By Oscar Avila
Bush's speech leaves activists grumbling
Tue May 16, 2006 00:47

Bush's speech leaves activists grumbling

By Oscar Avila
Tribune staff reporter
Published May 15, 2006, 10:03 PM CDT

President Bush drew a few boos Monday night from the organizers of this month's massive immigrant march in Chicago when he proposed sending National Guard troops to the Mexico border.

Likewise, the founder of the Chicago Minuteman Project said he nearly gagged when he heard Bush say he supported granting legal status to many of the nation's 11 million to 12 million illegal immigrants.

As these first impressions show, both sides of the contentious debate over illegal immigration, which has publicly played out in Illinois in recent weeks, had reason to grumble after the televised speech.

Afterward, Illinois activists said they must now decide whether they support an immigration reform plan that might not give them everything they want.

Juan Salgado, a co-organizer of the massive May 1 march that drew hundreds of thousands to Grant Park, called the speech a positive first step, particularly Bush's explicit commitment to some form of legalization. But Salgado who gathered with dozens of advocates to watch the speech at a West Side restaurant, said he still wanted more "clarity" about who would be eligible.

That debate puts immigrant advocates in a bind, several said privately. When they hold a regional summit on Saturday, they must decide whether to officially back a limited legalization plan backed by Bush and a bipartisan group of senators. Some say they will not compromise and prefer to stick with their demand that legalization is granted to all illegal immigrants.

"I think it's important for Congress to pass something but it's also important for us to have something that is workable and fair for everyone," said Tuyet Le, executive director of the Uptown-based Asian American Institute.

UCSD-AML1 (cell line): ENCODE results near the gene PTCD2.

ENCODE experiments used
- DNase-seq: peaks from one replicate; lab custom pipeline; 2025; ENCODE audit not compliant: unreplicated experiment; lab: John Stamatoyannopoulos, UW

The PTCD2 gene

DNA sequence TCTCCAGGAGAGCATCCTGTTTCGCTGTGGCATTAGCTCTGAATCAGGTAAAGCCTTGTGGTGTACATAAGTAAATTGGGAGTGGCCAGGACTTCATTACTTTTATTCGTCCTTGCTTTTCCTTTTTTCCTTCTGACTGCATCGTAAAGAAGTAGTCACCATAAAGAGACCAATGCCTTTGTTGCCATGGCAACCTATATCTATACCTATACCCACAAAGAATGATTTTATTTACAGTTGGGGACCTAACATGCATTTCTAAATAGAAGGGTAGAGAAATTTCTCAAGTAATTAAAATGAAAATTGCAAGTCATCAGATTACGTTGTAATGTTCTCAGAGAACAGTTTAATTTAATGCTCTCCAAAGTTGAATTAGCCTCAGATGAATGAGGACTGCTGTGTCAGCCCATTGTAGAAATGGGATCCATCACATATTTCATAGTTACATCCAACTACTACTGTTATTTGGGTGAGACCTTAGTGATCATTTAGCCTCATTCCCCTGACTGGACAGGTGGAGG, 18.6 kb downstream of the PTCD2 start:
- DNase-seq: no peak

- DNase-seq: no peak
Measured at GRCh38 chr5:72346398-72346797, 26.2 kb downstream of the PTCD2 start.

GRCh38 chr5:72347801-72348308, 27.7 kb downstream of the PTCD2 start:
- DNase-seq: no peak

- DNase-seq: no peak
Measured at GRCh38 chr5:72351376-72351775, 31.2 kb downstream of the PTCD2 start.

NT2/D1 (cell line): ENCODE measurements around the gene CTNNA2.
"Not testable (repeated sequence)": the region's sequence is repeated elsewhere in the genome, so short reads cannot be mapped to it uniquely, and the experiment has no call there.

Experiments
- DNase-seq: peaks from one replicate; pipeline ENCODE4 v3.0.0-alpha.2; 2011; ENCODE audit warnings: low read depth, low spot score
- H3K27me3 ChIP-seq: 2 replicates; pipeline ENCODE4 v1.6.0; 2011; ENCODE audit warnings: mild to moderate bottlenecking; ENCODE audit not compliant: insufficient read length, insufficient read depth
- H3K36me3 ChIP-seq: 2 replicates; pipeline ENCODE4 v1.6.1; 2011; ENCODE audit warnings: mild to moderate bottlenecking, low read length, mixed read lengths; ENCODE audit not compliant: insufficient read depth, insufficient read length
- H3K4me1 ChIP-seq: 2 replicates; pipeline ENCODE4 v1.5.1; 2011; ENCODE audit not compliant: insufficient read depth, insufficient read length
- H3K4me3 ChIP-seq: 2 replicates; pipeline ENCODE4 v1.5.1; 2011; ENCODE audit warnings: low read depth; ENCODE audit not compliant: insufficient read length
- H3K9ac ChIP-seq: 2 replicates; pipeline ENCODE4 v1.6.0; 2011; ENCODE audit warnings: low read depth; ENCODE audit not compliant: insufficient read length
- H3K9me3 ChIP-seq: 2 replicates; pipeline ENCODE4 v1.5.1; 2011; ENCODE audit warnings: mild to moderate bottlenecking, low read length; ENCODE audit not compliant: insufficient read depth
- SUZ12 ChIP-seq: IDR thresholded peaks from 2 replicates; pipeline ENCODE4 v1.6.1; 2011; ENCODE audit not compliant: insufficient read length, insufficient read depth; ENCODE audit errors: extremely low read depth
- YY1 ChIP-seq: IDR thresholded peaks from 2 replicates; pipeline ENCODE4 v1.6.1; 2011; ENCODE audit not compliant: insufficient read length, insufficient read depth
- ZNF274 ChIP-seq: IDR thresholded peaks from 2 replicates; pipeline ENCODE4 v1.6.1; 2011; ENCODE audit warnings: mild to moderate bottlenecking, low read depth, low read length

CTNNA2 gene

Rick Biesada, co-founder of the Chicago Minuteman Project, said he is glad that Bush plans to dispatch more manpower to the border. But he said "amnesty" would send a bad message to legal immigrants and U.S. citizens who play by the rules.

"The speech was nothing but a publicity stunt. He is trying to appease everybody and pander to everybody," said Biesada, who helped patrol the border last year as part of the volunteer group. "He has to make the hard decisions. These people entered the country illegally. They should not be rewarded."

Although Illinois is hundreds of miles from the border, the issue of illegal immigration resonates here. The Pew Hispanic Center estimated that about 400,000 illegal immigrants live in Illinois, the sixth-largest population in the country.

Both sides say Bush's speech makes it more urgent that they stay active.

Members of the Illinois Minuteman Project held their largest rally to date last week at House Speaker Dennis Hastert's district office in Batavia. Meanwhile, two busloads of immigrant advocates left Pilsen on Monday night bound for a day of lobbying lawmakers in Washington on Tuesday.

"We still have the opportunity and the need to keep the pressure up," said Jose Artemio Arreola, a march organizer who watched the speech with his colleagues. "This is not over."

Copyright 2006, Chicago Tribune

In Speech, A Balancing Act of Policy And Politics




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